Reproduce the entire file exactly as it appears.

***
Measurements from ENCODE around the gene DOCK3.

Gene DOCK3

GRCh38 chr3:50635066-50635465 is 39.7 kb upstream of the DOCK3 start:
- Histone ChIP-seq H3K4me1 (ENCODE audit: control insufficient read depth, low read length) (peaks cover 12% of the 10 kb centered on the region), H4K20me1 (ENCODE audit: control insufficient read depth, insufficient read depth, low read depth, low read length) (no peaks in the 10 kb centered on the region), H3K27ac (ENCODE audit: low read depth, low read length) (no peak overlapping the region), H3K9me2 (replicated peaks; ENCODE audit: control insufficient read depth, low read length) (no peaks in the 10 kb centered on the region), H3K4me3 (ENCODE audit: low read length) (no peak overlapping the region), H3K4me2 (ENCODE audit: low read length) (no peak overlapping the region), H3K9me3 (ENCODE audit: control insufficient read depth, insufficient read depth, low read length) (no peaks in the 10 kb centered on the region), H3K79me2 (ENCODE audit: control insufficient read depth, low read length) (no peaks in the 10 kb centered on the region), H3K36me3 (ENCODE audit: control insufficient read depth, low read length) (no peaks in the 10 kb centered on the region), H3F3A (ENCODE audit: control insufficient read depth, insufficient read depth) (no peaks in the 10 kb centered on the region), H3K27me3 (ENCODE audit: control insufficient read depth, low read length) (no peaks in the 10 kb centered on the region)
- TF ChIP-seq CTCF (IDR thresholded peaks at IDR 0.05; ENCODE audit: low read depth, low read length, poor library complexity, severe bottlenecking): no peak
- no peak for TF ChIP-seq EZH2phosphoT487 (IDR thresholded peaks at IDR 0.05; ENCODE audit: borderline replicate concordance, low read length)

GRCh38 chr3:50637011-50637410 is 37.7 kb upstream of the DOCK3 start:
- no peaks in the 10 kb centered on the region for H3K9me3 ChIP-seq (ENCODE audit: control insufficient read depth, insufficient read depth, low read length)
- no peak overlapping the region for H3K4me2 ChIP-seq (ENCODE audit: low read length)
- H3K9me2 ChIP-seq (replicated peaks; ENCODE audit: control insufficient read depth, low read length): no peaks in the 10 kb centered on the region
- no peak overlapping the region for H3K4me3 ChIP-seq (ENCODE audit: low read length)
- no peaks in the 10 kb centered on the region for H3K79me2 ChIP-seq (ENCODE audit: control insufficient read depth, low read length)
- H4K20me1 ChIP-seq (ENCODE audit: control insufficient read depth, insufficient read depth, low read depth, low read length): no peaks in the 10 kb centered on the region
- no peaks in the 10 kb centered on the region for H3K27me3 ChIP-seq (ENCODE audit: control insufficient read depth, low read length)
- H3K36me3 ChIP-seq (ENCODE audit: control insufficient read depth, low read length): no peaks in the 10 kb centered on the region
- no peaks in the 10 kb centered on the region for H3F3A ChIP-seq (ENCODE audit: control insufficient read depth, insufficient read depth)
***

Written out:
Measurements from ENCODE around the gene DOCK3.

Gene DOCK3

GRCh38 chr3:50635066-50635465 is 39.7 kb upstream of the DOCK3 start:
- Histone ChIP-seq H3K4me1 (ENCODE audit: control insufficient read depth, low read length) (peaks cover 12% of the 10 kb centered on the region), H4K20me1 (ENCODE audit: control insufficient read depth, insufficient read depth, low read depth, low read length) (no peaks in the 10 kb centered on the region), H3K27ac (ENCODE audit: low read depth, low read length) (no peak overlapping the region), H3K9me2 (replicated peaks; ENCODE audit: control insufficient read depth, low read length) (no peaks in the 10 kb centered on the region), H3K4me3 (ENCODE audit: low read length) (no peak overlapping the region), H3K4me2 (ENCODE audit: low read length) (no peak overlapping the region), H3K9me3 (ENCODE audit: control insufficient read depth, insufficient read depth, low read length) (no peaks in the 10 kb centered on the region), H3K79me2 (ENCODE audit: control insufficient read depth, low read length) (no peaks in the 10 kb centered on the region), H3K36me3 (ENCODE audit: control insufficient read depth, low read length) (no peaks in the 10 kb centered on the region), H3F3A (ENCODE audit: control insufficient read depth, insufficient read depth) (no peaks in the 10 kb centered on the region), H3K27me3 (ENCODE audit: control insufficient read depth, low read length) (no peaks in the 10 kb centered on the region)
- TF ChIP-seq CTCF (IDR thresholded peaks at IDR 0.05; ENCODE audit: low read depth, low read length, poor library complexity, severe bottlenecking): no peak
- no peak for TF ChIP-seq EZH2phosphoT487 (IDR thresholded peaks at IDR 0.05; ENCODE audit: borderline replicate concordance, low read length)

GRCh38 chr3:50637011-50637410 is 37.7 kb upstream of the DOCK3 start:
- no peaks in the 10 kb centered on the region for H3K9me3 ChIP-seq (ENCODE audit: control insufficient read depth, insufficient read depth, low read length)
- no peak overlapping the region for H3K4me2 ChIP-seq (ENCODE audit: low read length)
- H3K9me2 ChIP-seq (replicated peaks; ENCODE audit: control insufficient read depth, low read length): no peaks in the 10 kb centered on the region
- no peak overlapping the region for H3K4me3 ChIP-seq (ENCODE audit: low read length)
- no peaks in the 10 kb centered on the region for H3K79me2 ChIP-seq (ENCODE audit: control insufficient read depth, low read length)
- H4K20me1 ChIP-seq (ENCODE audit: control insufficient read depth, insufficient read depth, low read depth, low read length): no peaks in the 10 kb centered on the region
- no peaks in the 10 kb centered on the region for H3K27me3 ChIP-seq (ENCODE audit: control insufficient read depth, low read length)
- H3K36me3 ChIP-seq (ENCODE audit: control insufficient read depth, low read length): no peaks in the 10 kb centered on the region
- no peaks in the 10 kb centered on the region for H3F3A ChIP-seq (ENCODE audit: control insufficient read depth, insufficient read depth)